Rail vehicles use sanding systems to ensure safe braking and acceleration. Pneumatic conveyance of coarse-grained quartz sand into the wheel-rail contact area ensures best possible friction ratio even in adverse weather conditions.
The Brake Division rounds off its product portfolio with the newly developed GripMaster®. Managing without moving components in contact with abrasive sand, HANNING & KAHL offers its customers a maintenance-friendly and compact product. Apart from undergoing in-house type testing, eight systems are currently proving themselves in a light rail vehicle in Bielefeld.
The high-grade steel sand boxes have an inlying inspection flap and an outlying filler flap as well as a filling-level sensor. A dosing unit is mounted underneath every sand box, which is generally supplied by a rotary vane compressor. The rotary vane principle ensures rapid pressure build-up and high volume flow. Within the dosing unit, valves distribute the compressed air in such a way that the required sand quantity flows into the conveying hose. A heated nozzle at the end of the hose ensures precise sand dispensation of up to 1,200 g/min. Self-regulating heating cartridges accelerate drying and prevent ice forming on the nozzle.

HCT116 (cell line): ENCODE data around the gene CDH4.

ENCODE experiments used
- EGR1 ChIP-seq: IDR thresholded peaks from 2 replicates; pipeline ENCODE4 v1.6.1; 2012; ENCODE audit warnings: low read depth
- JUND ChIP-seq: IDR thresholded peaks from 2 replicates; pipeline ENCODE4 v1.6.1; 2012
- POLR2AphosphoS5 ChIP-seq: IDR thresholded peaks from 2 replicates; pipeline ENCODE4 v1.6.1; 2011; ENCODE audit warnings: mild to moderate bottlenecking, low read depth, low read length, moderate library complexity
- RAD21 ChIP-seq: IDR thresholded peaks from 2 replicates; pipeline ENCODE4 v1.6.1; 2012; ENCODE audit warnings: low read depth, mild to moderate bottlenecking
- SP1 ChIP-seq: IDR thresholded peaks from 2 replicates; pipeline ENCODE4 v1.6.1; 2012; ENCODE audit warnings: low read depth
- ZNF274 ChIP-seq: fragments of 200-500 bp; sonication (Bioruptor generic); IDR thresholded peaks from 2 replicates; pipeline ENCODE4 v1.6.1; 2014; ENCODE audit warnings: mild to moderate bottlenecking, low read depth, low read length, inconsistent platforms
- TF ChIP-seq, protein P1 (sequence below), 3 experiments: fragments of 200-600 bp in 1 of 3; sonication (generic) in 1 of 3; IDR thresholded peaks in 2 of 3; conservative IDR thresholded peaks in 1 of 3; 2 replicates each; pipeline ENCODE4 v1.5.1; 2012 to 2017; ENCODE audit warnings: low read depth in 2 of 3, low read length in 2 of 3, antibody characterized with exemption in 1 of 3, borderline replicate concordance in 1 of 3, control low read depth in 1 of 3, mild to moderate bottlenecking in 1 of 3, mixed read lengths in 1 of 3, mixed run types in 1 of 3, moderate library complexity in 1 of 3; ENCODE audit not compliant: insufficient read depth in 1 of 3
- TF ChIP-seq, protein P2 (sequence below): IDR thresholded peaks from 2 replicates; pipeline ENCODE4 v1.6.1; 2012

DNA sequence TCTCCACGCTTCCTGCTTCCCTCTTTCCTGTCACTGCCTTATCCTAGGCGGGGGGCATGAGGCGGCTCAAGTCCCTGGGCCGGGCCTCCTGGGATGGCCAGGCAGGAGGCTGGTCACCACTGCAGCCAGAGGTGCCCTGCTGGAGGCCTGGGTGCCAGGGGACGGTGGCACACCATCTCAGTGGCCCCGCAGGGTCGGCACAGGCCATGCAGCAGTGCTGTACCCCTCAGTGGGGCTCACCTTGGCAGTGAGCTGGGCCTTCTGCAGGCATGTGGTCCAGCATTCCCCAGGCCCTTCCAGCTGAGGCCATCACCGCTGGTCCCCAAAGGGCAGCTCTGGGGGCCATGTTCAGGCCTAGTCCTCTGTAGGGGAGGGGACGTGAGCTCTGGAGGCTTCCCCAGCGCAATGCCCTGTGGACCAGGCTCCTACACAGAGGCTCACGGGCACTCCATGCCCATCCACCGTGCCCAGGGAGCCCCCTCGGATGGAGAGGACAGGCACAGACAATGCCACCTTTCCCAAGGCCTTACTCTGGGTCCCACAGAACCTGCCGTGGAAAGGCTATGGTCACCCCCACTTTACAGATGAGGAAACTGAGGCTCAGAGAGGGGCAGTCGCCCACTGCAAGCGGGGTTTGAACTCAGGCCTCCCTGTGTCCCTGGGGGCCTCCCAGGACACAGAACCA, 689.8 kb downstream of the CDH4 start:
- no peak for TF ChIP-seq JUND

After each sanding procedure, conveying paths are pneumatically cleaned to prevent deposits and to ensure operation even when humidity is high. If sand is required again during the cleaning phase, the rotary vane compressor is still active and the sand flows directly from the nozzle. The same applies if the sanding system is supplied centrally with compressed air by the vehicle.
Combined with a control device made by HANNING & KAHL, the sand quantity is dynamically adapted to the driving speed. This prevents track clearance signalling systems being influenced by the electrically insulating sand, which is particularly important when speeds are low. Environmental damage by fine dust and contamination of the track beds is kept to a minimum. Demand-oriented use of quartz sand reduces the filling requirement and thus the running costs of transport companies.